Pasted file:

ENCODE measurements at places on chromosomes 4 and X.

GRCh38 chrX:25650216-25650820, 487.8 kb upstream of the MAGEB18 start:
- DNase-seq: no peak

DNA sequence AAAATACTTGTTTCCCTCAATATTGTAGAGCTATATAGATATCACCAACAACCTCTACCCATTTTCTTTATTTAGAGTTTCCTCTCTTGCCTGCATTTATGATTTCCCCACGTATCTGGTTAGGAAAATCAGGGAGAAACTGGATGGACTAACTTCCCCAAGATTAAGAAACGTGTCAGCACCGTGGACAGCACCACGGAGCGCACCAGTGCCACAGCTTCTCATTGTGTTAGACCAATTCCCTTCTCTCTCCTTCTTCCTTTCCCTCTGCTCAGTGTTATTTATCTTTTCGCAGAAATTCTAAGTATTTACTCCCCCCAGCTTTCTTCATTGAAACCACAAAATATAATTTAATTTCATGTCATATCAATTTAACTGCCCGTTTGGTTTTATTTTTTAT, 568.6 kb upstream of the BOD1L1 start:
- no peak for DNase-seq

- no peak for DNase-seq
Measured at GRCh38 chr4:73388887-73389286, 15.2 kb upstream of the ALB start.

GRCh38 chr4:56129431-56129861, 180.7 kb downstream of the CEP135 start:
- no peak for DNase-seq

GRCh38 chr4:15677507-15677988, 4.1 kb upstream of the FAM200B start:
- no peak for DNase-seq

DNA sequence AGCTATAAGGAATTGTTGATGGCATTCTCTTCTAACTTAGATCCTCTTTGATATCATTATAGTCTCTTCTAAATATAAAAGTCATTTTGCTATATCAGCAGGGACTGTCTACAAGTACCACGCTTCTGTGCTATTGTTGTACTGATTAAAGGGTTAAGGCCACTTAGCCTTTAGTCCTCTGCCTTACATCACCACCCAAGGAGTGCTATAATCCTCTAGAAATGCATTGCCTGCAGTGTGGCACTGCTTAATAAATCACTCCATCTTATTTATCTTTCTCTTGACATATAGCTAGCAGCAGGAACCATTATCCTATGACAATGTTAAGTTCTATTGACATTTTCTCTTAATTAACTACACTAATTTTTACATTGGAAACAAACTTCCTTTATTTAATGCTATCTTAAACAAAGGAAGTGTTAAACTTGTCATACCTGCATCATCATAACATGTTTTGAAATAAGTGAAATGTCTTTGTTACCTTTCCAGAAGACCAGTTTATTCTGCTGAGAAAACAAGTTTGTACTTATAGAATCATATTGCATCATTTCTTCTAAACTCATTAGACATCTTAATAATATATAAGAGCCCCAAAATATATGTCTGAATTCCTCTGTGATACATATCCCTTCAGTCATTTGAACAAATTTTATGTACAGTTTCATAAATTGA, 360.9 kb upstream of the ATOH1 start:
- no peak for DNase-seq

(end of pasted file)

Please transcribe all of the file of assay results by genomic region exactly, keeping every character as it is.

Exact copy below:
ENCODE measurements at places on chromosomes 4 and X.

GRCh38 chrX:25650216-25650820, 487.8 kb upstream of the MAGEB18 start:
- DNase-seq: no peak

DNA sequence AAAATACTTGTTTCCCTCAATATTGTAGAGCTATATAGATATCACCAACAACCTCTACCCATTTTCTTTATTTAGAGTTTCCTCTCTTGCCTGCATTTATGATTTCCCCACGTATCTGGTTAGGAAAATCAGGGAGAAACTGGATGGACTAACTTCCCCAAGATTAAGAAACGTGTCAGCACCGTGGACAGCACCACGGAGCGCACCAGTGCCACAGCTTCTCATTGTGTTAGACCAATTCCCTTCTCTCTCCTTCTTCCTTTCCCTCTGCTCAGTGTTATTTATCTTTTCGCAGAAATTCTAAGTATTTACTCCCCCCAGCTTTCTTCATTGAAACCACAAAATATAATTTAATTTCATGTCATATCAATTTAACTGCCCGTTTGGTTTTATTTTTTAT, 568.6 kb upstream of the BOD1L1 start:
- no peak for DNase-seq

- no peak for DNase-seq
Measured at GRCh38 chr4:73388887-73389286, 15.2 kb upstream of the ALB start.

GRCh38 chr4:56129431-56129861, 180.7 kb downstream of the CEP135 start:
- no peak for DNase-seq

GRCh38 chr4:15677507-15677988, 4.1 kb upstream of the FAM200B start:
- no peak for DNase-seq

DNA sequence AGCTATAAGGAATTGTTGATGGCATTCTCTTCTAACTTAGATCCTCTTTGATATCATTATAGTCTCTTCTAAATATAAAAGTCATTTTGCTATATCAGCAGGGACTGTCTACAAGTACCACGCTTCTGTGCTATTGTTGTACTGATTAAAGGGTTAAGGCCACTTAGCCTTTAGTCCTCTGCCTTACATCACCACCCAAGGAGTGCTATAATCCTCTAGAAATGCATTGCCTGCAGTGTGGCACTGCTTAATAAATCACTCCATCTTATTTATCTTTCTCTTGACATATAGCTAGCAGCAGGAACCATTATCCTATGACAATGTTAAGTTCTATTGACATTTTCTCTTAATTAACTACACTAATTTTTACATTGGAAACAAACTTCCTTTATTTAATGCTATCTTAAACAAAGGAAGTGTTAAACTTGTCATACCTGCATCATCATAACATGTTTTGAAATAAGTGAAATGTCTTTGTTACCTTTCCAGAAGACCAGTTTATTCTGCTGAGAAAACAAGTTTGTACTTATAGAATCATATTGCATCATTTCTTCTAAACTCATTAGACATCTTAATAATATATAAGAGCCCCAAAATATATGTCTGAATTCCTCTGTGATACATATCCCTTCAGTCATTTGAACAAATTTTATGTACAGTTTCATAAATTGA, 360.9 kb upstream of the ATOH1 start:
- no peak for DNase-seq